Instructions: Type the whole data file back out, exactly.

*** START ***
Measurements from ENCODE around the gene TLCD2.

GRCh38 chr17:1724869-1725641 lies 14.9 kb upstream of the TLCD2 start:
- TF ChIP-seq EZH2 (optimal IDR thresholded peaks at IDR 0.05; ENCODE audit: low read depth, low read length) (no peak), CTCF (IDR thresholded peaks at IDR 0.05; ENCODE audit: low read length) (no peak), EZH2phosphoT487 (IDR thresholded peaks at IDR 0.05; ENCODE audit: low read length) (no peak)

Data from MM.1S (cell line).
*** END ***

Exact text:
Measurements from ENCODE around the gene TLCD2.

GRCh38 chr17:1724869-1725641 lies 14.9 kb upstream of the TLCD2 start:
- TF ChIP-seq EZH2 (optimal IDR thresholded peaks at IDR 0.05; ENCODE audit: low read depth, low read length) (no peak), CTCF (IDR thresholded peaks at IDR 0.05; ENCODE audit: low read length) (no peak), EZH2phosphoT487 (IDR thresholded peaks at IDR 0.05; ENCODE audit: low read length) (no peak)

Data from MM.1S (cell line).